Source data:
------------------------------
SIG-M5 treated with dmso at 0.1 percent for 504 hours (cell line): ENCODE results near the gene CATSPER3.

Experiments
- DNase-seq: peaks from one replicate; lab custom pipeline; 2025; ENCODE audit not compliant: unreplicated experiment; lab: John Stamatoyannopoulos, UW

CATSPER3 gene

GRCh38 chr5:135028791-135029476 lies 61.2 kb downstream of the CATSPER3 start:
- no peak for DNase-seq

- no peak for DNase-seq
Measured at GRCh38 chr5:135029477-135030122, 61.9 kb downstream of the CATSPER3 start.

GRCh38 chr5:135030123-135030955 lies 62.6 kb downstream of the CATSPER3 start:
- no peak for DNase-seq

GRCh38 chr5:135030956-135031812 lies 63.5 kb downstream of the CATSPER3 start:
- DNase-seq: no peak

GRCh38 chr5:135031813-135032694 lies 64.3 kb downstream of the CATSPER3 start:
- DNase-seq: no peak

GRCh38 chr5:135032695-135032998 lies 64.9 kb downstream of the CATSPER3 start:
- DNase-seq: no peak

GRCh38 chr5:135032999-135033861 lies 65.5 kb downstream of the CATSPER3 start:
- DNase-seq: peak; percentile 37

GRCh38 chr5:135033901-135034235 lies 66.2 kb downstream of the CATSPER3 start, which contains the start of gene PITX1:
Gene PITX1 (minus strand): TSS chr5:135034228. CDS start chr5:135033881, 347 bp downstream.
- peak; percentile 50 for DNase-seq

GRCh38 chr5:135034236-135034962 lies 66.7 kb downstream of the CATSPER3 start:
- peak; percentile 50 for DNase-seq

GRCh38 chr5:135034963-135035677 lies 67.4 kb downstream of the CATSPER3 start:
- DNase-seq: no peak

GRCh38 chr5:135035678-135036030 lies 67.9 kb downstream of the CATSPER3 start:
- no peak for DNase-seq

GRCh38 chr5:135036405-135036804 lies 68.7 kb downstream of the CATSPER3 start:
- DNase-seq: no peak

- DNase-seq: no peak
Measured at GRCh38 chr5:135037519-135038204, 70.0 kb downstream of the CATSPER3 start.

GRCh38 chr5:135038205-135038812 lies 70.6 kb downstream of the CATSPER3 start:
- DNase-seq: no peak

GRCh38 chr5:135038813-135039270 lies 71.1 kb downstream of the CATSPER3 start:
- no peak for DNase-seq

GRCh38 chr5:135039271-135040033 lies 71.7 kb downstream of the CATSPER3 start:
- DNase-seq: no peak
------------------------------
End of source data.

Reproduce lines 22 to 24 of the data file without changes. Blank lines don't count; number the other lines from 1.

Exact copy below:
GRCh38 chr5:135034236-135034962 lies 66.7 kb downstream of the CATSPER3 start:
- peak; percentile 50 for DNase-seq

GRCh38 chr5:135034963-135035677 lies 67.4 kb downstream of the CATSPER3 start: